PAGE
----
"For the past couple of years, I had written that down on my wall in my room, I wanted to become a first-team All-ACC player," he said. "Coming out of high school, I wasn't ranked high, NC State was really my only offer and they gave me the opportunity.
"That's a big accomplishment. Ever since I've been here, I've been working to get there. I feel like all the work I put in has paid off. Just staying after and doing extra stuff, that's my thing — I just want to outwork my opponent and everybody else. It put me where I am now, and hopefully it will pay off on the next level, as well."
Meanwhile, Bishop was named All-ACC honorable mention by the media for the second time in his career, although the league coaches placed him on their All-ACC second-team. He notched 107 tackles this season, to go along with four tackles for loss, three interceptions, two forced fumbles and a fumble recovery. He is now tied for fourth in program history with 12 interceptions during his career, and he wants to end his accomplished career in the Red and White with a postseason win, which would be the team's third in the last four years.
"We want to send everyone off with a win, but there's different motivations," he explained. "Young guys are trying to impress the new coach, it's kind of a try out for the future; we've got older guys who are going out for their last one and we've got coaches that brought us here, we want to send them out on a good note. There's definitely different approaches and different motivations; guys are in different positions individually, but I think the common theme and goal is to go out with a victory."
"I feel like it's big," Wolff agreed. "Just being able to go out and say, 'we won our last game,' would be great. I've won every bowl game since I've started playing here, so it would be a big accomplishment for this University and for us individually.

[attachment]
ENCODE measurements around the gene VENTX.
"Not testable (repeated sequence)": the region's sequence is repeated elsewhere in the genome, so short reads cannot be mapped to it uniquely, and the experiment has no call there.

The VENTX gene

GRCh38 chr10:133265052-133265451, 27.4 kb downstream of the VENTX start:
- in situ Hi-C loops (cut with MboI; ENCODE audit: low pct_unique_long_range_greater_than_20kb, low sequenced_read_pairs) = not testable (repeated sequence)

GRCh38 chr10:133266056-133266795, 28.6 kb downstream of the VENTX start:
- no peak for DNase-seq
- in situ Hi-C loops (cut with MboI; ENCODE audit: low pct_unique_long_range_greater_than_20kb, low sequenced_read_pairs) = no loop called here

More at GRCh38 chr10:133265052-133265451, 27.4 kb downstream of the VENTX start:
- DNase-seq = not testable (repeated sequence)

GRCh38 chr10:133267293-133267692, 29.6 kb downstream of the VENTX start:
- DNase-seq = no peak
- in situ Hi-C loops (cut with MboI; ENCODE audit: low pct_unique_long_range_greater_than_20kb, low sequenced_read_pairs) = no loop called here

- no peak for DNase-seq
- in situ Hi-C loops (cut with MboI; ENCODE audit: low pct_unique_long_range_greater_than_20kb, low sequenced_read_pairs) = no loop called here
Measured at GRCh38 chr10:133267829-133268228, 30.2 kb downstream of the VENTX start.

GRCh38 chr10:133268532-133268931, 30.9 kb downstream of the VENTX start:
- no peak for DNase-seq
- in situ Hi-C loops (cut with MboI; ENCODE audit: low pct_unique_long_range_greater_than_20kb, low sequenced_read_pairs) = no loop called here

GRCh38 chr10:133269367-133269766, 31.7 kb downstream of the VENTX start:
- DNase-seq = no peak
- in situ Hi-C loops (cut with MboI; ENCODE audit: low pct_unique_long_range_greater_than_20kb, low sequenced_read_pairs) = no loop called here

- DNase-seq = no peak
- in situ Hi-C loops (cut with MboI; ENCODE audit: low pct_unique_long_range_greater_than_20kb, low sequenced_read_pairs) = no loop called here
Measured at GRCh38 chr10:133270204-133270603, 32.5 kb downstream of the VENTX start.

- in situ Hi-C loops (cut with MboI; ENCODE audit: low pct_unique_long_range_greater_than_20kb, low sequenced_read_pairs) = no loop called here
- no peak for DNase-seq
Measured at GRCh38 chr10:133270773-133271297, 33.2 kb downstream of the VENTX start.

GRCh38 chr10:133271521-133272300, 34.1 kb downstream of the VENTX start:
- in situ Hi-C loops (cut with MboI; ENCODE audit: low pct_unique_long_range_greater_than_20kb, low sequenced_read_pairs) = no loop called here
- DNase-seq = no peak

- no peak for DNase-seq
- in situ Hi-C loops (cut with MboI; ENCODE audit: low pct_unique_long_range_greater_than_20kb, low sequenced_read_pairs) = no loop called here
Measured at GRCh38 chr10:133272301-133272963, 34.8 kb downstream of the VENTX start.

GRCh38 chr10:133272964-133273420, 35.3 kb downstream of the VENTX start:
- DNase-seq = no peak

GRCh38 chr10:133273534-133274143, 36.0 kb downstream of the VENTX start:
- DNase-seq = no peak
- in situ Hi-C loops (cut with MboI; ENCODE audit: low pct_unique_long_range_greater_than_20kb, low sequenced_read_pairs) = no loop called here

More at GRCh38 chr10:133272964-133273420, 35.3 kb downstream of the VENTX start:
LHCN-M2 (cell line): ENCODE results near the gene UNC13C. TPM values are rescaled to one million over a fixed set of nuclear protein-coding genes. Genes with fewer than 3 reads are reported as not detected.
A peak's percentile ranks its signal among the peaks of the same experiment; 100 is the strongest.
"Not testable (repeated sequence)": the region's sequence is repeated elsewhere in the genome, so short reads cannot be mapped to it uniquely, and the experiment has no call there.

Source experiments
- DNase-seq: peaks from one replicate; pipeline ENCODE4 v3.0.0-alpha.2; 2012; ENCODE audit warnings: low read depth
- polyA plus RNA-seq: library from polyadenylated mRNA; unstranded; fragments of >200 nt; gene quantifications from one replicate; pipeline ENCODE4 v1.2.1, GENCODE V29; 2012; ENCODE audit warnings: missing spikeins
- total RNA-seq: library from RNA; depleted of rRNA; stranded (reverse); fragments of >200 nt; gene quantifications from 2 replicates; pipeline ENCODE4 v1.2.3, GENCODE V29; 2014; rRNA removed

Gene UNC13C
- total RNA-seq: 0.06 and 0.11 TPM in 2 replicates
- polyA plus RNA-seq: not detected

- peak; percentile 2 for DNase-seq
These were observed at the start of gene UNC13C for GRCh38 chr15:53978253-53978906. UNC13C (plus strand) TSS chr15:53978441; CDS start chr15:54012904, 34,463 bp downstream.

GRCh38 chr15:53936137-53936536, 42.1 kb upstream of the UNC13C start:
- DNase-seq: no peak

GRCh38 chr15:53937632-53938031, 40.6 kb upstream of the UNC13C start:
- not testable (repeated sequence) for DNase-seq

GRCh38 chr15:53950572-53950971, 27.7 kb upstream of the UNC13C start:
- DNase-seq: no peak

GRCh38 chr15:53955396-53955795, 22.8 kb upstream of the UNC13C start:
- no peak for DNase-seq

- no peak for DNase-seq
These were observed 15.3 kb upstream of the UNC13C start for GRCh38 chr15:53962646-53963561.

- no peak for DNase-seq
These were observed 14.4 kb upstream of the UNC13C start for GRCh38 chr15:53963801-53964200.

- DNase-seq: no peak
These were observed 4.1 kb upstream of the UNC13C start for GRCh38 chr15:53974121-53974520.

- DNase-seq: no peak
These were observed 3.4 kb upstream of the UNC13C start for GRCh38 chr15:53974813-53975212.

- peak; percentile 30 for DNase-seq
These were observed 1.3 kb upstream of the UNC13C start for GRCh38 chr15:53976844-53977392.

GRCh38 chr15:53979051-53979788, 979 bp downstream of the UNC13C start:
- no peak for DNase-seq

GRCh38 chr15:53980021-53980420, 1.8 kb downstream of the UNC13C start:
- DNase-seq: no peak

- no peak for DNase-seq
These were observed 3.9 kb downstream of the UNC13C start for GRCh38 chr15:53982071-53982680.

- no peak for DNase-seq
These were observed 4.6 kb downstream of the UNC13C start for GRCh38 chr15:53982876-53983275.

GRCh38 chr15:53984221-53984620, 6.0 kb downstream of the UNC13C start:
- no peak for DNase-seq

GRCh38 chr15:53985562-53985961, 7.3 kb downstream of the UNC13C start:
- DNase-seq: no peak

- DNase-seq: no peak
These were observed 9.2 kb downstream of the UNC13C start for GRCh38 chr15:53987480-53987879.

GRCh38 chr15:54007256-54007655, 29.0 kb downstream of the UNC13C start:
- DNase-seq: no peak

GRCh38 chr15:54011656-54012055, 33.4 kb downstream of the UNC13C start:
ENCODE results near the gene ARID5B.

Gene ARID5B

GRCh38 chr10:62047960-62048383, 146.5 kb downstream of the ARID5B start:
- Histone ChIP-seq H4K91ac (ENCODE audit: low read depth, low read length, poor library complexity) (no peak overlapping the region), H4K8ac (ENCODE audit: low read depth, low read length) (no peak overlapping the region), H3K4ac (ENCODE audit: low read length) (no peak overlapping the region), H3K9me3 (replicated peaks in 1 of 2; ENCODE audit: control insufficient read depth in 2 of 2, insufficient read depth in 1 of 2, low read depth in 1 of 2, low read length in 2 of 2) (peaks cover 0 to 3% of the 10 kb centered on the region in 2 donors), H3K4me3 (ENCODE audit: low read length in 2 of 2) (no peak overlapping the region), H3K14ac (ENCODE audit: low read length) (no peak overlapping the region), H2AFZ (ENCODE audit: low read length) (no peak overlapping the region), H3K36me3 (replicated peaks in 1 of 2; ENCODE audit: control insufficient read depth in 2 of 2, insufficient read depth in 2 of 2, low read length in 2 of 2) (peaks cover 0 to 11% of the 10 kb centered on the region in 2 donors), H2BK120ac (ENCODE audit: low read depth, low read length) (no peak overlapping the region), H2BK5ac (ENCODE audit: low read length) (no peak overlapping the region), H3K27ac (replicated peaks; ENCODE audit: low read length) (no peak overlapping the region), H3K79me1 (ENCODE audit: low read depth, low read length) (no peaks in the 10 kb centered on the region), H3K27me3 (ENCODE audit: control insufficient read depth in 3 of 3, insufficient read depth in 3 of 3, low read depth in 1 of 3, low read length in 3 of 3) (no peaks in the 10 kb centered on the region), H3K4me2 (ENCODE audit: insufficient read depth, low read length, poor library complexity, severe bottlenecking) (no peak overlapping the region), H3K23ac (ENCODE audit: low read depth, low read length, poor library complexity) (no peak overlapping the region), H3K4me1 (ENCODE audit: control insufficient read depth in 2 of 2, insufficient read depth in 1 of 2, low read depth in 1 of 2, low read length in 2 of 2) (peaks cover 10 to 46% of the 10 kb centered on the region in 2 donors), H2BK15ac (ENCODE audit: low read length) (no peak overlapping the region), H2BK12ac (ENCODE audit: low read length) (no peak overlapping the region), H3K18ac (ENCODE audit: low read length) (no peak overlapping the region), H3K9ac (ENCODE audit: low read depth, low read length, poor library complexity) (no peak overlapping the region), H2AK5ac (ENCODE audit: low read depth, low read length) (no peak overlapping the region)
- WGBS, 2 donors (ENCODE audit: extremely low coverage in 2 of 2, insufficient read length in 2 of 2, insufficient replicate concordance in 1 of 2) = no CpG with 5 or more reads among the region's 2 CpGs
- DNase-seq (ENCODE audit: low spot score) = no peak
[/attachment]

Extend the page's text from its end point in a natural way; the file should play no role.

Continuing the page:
"I feel like this bowl game can really help put me where I want to be. I've been talking to people and I've heard a couple of things; I feel like me coming out and playing my game, making plays, can boost me in the draft and help me climb that ladder that I feel like I need to climb. I just want to show why I can be the best safety taken this year, and why I should be."
The NC State secondary is guaranteed to have a much different look next year. In addition to the graduation of the longtime safeties, the team will also lose fifth-year senior cornerback C.J. Wilson and possibly junior cornerback David Amerson, who is almost guaranteed to be one of the first secondary players drafted if he comes out early.
However, Bishop is sure that the defense's back line is in good hands. The players left have not played much in games, but they have proven themselves on the practice field to their older teammates.
"There's definitely still talent left," he said. "The faces will be a little bit different. We played a lot of ball games and we've been around for a while, but there are some young guys who have been developed and are very, very talented — even those guys you haven't really seen play yet, like Hakim [Jones] and Tim [Buckley]. Those guys are really talented. I'm excited for what the future holds for those guys, and I know they're going to be a pretty good group."